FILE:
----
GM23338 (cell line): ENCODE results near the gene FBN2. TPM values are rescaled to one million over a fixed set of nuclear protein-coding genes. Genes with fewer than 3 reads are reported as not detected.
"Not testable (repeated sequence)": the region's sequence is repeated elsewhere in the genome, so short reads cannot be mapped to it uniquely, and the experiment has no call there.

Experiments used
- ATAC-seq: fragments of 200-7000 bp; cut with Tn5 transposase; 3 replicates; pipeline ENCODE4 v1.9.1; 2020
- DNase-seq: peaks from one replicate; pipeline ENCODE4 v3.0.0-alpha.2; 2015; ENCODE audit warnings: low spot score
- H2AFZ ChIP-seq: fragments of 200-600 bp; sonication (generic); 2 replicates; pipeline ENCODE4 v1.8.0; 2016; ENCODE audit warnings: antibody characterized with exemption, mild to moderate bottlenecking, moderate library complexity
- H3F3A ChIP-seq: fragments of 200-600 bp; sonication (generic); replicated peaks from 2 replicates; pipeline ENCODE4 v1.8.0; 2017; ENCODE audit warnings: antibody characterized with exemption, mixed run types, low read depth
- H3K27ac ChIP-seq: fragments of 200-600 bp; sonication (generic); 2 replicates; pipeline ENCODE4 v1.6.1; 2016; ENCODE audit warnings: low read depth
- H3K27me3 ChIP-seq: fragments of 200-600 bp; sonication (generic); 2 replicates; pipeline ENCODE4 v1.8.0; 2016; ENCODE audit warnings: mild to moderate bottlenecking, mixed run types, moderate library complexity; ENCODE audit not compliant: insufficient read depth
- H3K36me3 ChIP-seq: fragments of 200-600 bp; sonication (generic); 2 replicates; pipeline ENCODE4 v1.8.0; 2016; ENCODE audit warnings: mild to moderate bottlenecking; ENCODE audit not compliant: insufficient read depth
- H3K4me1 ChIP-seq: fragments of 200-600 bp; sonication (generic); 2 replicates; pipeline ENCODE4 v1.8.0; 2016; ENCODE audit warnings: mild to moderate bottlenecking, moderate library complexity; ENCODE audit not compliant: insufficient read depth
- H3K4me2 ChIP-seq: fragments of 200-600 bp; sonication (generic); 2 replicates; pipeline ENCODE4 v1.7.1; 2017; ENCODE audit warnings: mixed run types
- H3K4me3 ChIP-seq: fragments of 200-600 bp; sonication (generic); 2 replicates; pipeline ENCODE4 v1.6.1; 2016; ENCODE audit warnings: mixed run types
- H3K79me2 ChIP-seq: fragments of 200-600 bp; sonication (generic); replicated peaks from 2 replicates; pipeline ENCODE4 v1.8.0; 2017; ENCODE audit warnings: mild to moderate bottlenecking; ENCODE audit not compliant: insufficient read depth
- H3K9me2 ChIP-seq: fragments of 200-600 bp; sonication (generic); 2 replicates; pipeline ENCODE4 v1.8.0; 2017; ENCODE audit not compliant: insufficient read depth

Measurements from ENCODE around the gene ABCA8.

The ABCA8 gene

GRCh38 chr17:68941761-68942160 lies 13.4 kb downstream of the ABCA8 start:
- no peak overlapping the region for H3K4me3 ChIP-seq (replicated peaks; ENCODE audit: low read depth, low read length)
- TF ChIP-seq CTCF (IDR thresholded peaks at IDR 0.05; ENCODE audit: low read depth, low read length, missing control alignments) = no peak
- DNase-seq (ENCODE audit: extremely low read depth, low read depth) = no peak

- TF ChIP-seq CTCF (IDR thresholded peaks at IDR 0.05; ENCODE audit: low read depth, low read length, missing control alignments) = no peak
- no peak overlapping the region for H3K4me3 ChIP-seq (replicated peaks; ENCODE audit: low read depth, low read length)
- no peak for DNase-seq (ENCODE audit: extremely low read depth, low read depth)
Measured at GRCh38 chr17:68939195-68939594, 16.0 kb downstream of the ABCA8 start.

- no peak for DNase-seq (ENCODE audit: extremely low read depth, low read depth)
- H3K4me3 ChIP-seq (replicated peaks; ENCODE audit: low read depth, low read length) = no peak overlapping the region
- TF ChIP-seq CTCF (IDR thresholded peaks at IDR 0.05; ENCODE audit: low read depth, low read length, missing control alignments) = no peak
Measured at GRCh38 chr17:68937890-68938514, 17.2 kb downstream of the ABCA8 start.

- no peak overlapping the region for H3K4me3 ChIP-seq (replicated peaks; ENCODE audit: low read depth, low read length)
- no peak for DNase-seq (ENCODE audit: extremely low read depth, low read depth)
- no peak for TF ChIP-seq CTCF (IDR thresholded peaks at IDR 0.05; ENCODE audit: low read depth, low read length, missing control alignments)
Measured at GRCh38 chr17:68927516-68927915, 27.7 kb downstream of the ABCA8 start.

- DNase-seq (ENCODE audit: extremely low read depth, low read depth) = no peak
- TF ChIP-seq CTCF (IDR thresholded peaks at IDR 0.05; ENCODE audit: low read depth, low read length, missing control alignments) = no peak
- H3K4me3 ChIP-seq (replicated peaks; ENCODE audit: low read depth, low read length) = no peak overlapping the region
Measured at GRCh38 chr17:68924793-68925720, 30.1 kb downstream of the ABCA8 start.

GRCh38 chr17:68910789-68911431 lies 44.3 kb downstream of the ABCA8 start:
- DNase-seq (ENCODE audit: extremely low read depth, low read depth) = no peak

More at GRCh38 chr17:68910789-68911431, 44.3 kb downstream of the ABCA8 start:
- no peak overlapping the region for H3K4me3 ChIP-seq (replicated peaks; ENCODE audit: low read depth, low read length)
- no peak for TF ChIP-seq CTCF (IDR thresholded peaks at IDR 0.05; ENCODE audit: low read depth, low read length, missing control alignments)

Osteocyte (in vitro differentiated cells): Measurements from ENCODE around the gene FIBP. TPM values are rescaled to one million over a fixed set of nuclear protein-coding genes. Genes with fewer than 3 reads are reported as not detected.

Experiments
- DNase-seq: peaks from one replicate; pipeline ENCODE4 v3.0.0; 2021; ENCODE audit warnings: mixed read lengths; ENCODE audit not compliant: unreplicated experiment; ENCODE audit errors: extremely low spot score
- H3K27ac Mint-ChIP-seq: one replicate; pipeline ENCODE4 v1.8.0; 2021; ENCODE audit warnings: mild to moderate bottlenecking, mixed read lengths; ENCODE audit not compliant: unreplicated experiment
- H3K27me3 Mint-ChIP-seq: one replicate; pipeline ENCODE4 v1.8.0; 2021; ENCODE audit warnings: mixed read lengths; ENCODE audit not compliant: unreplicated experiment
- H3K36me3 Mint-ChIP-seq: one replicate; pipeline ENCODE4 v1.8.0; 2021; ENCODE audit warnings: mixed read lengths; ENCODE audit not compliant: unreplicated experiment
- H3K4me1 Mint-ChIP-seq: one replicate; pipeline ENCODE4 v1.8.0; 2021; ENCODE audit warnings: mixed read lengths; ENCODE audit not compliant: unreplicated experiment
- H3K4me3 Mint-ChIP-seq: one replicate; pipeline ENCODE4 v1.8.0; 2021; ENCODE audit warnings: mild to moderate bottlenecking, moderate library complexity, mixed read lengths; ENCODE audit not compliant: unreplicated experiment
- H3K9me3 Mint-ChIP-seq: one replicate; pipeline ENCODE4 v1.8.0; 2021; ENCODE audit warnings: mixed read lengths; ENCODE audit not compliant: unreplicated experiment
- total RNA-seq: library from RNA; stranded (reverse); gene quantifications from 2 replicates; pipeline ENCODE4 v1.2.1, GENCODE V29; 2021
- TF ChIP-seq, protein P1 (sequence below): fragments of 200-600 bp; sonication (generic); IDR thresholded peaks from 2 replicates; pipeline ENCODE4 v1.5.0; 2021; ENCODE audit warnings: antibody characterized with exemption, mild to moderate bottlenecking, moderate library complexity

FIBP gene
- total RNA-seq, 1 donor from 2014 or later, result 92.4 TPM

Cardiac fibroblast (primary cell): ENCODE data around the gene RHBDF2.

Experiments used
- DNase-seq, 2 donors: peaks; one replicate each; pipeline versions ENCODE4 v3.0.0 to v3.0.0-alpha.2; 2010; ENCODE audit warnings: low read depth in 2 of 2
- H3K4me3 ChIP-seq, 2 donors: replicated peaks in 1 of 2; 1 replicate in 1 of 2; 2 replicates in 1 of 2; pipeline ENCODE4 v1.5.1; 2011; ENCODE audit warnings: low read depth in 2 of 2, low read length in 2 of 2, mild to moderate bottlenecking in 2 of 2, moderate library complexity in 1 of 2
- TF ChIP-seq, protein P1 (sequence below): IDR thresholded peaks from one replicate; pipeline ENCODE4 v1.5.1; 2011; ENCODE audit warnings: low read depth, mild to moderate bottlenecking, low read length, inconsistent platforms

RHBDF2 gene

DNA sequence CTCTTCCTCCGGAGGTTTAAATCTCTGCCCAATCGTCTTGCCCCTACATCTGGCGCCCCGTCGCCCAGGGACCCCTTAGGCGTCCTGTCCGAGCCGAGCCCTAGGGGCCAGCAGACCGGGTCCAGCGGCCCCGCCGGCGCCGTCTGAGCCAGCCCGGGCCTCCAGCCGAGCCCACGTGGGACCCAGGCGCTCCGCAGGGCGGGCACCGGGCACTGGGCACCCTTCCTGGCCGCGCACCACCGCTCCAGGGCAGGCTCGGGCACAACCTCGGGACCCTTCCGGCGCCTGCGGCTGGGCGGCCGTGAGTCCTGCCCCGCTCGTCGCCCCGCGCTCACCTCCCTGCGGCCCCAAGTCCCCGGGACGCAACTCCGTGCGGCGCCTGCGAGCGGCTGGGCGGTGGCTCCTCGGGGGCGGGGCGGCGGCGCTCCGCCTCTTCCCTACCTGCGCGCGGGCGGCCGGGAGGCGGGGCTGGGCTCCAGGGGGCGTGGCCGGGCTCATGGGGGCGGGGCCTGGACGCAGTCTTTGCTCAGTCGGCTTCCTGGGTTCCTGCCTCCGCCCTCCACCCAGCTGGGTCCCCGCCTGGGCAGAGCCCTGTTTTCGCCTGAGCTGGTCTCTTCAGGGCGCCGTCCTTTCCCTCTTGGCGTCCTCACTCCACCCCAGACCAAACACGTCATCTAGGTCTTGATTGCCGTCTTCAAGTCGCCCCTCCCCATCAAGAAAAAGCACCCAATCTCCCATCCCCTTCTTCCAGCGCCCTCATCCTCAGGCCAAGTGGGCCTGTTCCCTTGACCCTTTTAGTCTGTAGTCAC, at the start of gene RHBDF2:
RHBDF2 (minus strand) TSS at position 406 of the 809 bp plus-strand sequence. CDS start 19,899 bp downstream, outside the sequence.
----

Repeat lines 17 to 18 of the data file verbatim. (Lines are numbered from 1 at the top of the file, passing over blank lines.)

The ABCA8 gene

GRCh38 chr17:68941761-68942160 lies 13.4 kb downstream of the ABCA8 start: